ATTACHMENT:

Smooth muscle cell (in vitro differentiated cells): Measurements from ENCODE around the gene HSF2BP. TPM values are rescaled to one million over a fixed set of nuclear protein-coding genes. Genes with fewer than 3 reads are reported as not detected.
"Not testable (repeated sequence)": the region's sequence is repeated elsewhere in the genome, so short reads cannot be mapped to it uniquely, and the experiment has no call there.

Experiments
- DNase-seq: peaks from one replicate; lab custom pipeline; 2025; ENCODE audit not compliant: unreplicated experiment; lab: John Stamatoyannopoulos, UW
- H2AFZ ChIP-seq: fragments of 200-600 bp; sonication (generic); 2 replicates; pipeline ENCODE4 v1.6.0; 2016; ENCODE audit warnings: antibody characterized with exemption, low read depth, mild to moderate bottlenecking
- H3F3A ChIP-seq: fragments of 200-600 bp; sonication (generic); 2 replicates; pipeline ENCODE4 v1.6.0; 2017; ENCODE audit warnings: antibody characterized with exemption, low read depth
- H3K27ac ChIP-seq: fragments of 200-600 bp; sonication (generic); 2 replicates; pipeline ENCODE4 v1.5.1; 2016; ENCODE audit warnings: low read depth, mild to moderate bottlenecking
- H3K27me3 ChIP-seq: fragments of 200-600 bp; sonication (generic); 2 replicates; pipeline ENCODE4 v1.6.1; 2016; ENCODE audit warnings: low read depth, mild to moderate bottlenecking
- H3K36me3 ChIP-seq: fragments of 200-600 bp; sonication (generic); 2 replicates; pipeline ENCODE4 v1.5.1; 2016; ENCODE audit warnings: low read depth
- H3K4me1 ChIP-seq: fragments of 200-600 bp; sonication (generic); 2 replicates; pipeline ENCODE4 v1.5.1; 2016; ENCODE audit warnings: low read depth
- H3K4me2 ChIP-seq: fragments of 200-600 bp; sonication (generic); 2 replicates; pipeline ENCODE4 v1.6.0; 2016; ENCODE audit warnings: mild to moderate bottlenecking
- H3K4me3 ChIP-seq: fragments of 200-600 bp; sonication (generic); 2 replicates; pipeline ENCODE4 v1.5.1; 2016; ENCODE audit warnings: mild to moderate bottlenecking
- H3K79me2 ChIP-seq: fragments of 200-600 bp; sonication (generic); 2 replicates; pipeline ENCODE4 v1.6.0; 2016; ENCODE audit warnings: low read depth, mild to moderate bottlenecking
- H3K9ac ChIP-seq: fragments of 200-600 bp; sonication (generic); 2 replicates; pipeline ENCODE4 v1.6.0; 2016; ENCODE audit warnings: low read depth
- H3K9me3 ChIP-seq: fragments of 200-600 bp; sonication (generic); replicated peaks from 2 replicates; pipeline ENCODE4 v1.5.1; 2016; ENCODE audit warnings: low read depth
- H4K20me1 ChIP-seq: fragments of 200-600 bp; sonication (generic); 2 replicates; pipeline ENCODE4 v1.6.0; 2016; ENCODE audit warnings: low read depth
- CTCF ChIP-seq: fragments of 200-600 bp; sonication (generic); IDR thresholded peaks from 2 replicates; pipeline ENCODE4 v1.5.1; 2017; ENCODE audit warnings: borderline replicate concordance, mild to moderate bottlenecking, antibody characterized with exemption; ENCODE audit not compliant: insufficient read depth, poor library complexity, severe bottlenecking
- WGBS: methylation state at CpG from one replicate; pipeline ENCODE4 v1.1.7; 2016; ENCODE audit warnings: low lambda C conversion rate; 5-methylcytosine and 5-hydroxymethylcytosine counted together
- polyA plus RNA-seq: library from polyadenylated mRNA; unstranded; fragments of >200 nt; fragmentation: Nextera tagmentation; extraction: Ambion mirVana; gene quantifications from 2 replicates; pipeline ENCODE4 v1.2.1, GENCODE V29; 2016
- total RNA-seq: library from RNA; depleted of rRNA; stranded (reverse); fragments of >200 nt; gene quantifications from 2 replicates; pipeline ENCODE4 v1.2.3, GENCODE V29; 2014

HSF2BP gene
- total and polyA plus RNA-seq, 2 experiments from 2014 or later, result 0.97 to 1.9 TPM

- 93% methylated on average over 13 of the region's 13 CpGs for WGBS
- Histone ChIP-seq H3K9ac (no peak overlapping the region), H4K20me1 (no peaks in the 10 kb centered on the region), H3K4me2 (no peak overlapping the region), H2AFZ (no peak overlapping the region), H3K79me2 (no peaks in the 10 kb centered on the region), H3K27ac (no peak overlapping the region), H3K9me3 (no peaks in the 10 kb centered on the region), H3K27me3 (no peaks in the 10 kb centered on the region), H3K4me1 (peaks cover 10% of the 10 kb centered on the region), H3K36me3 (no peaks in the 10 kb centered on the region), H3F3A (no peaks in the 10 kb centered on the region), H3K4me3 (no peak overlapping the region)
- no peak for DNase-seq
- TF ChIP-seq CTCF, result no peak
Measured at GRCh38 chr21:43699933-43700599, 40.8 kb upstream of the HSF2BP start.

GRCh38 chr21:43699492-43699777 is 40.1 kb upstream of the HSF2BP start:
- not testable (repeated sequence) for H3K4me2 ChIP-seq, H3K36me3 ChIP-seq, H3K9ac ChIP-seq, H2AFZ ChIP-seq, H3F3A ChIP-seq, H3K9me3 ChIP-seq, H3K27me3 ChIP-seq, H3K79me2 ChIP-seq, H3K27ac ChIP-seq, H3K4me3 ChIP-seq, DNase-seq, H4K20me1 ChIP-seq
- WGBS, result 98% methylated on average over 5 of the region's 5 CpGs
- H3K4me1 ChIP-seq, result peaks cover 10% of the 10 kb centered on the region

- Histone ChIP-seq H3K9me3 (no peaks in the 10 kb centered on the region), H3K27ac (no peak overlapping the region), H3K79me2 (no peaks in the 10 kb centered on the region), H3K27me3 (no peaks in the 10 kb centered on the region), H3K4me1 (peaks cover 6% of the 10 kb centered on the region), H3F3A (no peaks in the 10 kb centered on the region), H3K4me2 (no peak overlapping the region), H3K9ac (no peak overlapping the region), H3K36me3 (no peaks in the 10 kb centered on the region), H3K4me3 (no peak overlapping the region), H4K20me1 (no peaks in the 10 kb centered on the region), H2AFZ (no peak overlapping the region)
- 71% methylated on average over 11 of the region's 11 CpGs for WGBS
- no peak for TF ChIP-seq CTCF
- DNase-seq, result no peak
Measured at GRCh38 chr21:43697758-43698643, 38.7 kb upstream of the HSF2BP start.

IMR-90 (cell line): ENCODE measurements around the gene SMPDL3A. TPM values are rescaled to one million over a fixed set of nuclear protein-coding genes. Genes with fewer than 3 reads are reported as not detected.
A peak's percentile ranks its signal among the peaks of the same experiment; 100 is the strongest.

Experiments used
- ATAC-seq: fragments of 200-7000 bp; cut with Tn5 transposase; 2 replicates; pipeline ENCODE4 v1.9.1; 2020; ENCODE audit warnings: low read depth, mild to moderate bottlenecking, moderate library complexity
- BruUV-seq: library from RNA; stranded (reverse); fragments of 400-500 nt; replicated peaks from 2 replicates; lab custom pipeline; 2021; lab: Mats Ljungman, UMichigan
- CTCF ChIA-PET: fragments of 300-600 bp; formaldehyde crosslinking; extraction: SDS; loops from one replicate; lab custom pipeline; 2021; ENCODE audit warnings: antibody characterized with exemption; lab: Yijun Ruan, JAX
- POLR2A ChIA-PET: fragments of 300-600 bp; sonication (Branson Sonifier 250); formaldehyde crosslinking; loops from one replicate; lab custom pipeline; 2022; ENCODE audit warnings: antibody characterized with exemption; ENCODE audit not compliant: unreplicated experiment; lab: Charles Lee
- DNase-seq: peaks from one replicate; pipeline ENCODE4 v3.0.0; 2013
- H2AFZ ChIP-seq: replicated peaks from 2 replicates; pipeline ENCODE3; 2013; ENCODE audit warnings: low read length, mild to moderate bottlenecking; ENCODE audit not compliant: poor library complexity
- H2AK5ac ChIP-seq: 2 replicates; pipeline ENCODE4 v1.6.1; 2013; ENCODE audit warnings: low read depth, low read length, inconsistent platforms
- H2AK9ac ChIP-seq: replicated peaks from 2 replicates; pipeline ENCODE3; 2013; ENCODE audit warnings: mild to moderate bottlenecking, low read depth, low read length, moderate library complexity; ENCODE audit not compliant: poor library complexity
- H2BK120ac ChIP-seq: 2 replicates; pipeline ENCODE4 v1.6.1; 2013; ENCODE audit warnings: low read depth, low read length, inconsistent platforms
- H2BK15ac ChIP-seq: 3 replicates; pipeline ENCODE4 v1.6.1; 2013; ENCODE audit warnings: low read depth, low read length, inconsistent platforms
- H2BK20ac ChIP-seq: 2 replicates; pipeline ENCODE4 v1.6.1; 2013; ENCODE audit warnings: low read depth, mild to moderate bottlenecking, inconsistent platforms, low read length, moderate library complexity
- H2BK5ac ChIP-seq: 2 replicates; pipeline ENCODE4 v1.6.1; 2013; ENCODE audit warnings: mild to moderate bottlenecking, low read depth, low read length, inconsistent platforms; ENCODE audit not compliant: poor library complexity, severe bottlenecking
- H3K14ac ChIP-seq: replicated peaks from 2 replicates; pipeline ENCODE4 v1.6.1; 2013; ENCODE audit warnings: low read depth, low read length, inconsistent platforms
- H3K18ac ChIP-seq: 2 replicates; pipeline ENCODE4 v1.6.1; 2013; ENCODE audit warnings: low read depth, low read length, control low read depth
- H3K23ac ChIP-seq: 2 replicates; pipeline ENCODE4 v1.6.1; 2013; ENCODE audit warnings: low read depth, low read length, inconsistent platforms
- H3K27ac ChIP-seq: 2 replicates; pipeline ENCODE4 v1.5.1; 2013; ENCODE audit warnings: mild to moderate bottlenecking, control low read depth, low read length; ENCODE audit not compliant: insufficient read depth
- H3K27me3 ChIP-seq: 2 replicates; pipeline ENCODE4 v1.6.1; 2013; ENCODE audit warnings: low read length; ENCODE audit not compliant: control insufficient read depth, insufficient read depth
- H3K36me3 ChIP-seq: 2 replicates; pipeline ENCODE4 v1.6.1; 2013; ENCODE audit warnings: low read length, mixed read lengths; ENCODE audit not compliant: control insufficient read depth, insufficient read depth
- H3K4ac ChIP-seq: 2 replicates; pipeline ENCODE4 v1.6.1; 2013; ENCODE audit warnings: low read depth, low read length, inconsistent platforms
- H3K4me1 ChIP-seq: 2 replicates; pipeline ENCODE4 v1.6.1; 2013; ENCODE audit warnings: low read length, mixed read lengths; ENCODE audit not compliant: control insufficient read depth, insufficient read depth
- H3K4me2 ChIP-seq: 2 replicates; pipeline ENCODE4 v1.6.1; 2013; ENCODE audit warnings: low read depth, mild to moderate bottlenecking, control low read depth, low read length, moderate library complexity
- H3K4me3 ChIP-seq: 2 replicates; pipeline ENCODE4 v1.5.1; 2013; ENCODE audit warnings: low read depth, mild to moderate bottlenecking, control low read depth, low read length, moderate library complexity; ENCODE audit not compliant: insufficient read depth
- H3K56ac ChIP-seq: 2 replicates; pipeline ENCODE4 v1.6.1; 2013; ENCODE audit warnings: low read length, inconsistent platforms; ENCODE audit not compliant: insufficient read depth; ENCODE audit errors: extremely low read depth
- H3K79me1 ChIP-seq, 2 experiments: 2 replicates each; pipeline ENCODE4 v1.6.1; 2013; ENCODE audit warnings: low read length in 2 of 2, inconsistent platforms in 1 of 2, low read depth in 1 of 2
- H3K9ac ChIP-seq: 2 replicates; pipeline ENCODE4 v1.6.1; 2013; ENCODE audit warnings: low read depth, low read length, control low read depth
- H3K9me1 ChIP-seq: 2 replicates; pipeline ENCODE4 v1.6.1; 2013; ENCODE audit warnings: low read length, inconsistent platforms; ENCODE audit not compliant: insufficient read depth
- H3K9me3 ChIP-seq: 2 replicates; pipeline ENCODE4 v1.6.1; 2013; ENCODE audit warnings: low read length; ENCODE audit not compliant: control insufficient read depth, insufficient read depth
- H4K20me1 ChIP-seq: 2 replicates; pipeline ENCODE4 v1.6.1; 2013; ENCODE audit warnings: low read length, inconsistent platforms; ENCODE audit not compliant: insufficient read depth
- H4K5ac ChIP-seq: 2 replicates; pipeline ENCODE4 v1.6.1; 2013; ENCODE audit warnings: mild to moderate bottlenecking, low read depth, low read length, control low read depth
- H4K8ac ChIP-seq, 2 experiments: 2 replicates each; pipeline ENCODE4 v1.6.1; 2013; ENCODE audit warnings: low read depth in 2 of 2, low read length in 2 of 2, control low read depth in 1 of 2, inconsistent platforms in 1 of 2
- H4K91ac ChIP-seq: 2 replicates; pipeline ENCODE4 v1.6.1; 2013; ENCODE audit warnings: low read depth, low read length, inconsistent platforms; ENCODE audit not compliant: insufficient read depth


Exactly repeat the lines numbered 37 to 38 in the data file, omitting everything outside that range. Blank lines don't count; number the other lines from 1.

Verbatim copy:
IMR-90 (cell line): ENCODE measurements around the gene SMPDL3A. TPM values are rescaled to one million over a fixed set of nuclear protein-coding genes. Genes with fewer than 3 reads are reported as not detected.
A peak's percentile ranks its signal among the peaks of the same experiment; 100 is the strongest.